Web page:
`of finding a likelihood of confusion because the Segway
`marks and SWAGWAY designation looked alike and had
`similar pronunciations. The ALJ found the opposite for the
`SWAGTRON designation.
`The ALJ determined that Swagway’s founder did not
`intend to infringe Segway’s trademarks based on his testi-
`mony that he independently derived the SWAGWAY des-
`ignation, and his testimony that he changed the
`designation to SWAGTRON after receiving a cease-and-de-
`sist letter from Segway’s counsel. The ALJ did not defini-
`tively state whether the intent of the actor factor weighed
`in favor of or against a likelihood of confusion.
`As to the fourth factor, the ALJ found that Segway’s
`and Swagway’s products are sold on the same websites and
`in the same stores. Thus, the products exist in a common
`
`

`

`6
`
`SWAGWAY, LLC v. ITC
`
`
`commercial channel. The ALJ determined, however, that
`the goods offered in connection with the asserted trade-
`marks are significantly more expensive than the
`SWAGWAY and SWAGTRON products. The ALJ there-
`fore found that the fourth factor weighed against a finding
`that the SWAGWAY and SWAGTRON designations were
`likely to cause consumer confusion.
`The ALJ did not make a determination on the fifth fac-
`tor because neither party presented evidence going to the
`degree of care exercised by consumers in purchasing prod-
`ucts associated with the asserted trademarks or the
`SWAGWAY and SWAGTRON designations.
`The ALJ found that the conceptual and commercial
`strength of the asserted trademarks was high due to the
`fact that the term “Segway” was coined “for the sole pur-
`pose of functioning as a trademark” and because consum-
`ers strongly associated the SEGWAY brand with the
`products. J.A. 235-37.
`The ALJ’s ID did not mention Swagway’s motion for
`termination based on its consent order stipulation. The
`ALJ stated in a footnote to its ID that “[a]ny pending mo-
`tion that has not been adjudicated is denied, unless other-
`wise noted.” J.A. 62 n.2. The ID said nothing more about
`Swagway’s motion for termination based on a consent or-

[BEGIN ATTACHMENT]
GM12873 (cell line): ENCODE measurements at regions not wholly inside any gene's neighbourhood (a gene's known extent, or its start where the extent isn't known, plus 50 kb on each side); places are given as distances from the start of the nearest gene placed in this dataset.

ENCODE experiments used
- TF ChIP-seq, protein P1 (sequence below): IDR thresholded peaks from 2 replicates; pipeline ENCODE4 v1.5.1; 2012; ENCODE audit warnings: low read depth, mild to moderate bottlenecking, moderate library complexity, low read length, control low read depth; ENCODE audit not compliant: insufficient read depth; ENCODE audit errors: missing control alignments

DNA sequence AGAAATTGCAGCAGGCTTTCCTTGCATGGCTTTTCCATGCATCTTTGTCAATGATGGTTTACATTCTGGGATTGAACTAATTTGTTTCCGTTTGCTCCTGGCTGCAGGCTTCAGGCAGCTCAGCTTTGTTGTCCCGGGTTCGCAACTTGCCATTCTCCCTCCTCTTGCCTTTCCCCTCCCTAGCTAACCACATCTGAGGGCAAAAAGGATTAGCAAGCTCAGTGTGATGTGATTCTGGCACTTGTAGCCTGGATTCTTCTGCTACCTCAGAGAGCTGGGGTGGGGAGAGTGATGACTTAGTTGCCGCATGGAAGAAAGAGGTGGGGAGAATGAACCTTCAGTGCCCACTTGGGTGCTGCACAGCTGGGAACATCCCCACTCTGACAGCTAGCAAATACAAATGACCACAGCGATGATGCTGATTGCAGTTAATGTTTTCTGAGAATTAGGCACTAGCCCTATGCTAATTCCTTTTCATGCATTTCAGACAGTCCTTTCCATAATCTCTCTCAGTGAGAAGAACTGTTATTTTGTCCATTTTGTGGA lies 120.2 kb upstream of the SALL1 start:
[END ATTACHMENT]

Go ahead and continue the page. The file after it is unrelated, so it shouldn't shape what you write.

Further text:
`der stipulation.
`Swagway subsequently filed a petition for review of the
`ALJ’s ID. As relevant here, Swagway appealed the denial
`of its consent order motion and the ID’s finding that the
`SWAGWAY mark infringed the ’942 and ’948 trademarks.
`The Commission issued a notice of its determination to
`review the ID’s finding that actual confusion existed with
`regard to the SWAGWAY mark. The Commission deter-
`mined not to review the ALJ’s denial of Swagway’s consent
`order motion.
`
`

`

`7
`
`SWAGWAY, LLC v. ITC
`
`The Commission issued an opinion reversing the ALJ’s
`determination on the existence of actual confusion because
`the incidents of actual confusion were small as compared
`to the volume of sales of SWAGWAY-branded products,
`and Segway failed to rebut Swagway’s argument and sup-
`porting evidence that at least some of the proffered actual
`confusion evidence was unreliable. The Commission there-
`fore modified the ID, finding that evidence of actual confu-
`sion “d[id] not weigh in favor of likelihood of confusion.”
`J.A. 38. Nonetheless, the Commission agreed with the
`ALJ’s likelihood-of-confusion determination and its trade-
`mark infringement determination because the “[e]vidence
`supporting the other factors considered by the ID, includ-
`ing the degree of similarity between the two marks in ap-
`pearance, the pronunciation of the words, and the strength
`of the SEGWAY marks strongly support[ed] the ID’s find-
`ing of infringement.” Id.
`Swagway appeals the Commission’s decision finding